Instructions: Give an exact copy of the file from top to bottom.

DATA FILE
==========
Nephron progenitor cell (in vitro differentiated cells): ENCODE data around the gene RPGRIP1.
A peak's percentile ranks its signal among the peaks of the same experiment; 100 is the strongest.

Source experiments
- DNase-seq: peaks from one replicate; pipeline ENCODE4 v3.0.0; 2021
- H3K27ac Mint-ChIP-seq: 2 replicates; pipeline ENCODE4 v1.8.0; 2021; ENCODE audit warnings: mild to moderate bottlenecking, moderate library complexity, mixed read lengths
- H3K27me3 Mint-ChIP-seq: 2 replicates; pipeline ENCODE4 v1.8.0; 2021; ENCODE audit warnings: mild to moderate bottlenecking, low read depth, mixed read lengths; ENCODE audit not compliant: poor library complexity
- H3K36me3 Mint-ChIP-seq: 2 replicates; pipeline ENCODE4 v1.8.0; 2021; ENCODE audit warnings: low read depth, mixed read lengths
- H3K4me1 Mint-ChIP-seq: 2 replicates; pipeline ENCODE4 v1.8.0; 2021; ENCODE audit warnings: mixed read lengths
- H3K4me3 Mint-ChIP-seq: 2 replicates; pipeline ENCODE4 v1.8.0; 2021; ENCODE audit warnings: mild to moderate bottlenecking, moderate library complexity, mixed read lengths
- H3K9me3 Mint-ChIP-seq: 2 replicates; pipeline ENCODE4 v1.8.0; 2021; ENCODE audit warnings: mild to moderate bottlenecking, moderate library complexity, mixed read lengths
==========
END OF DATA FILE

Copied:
Nephron progenitor cell (in vitro differentiated cells): ENCODE data around the gene RPGRIP1.
A peak's percentile ranks its signal among the peaks of the same experiment; 100 is the strongest.

Source experiments
- DNase-seq: peaks from one replicate; pipeline ENCODE4 v3.0.0; 2021
- H3K27ac Mint-ChIP-seq: 2 replicates; pipeline ENCODE4 v1.8.0; 2021; ENCODE audit warnings: mild to moderate bottlenecking, moderate library complexity, mixed read lengths
- H3K27me3 Mint-ChIP-seq: 2 replicates; pipeline ENCODE4 v1.8.0; 2021; ENCODE audit warnings: mild to moderate bottlenecking, low read depth, mixed read lengths; ENCODE audit not compliant: poor library complexity
- H3K36me3 Mint-ChIP-seq: 2 replicates; pipeline ENCODE4 v1.8.0; 2021; ENCODE audit warnings: low read depth, mixed read lengths
- H3K4me1 Mint-ChIP-seq: 2 replicates; pipeline ENCODE4 v1.8.0; 2021; ENCODE audit warnings: mixed read lengths
- H3K4me3 Mint-ChIP-seq: 2 replicates; pipeline ENCODE4 v1.8.0; 2021; ENCODE audit warnings: mild to moderate bottlenecking, moderate library complexity, mixed read lengths
- H3K9me3 Mint-ChIP-seq: 2 replicates; pipeline ENCODE4 v1.8.0; 2021; ENCODE audit warnings: mild to moderate bottlenecking, moderate library complexity, mixed read lengths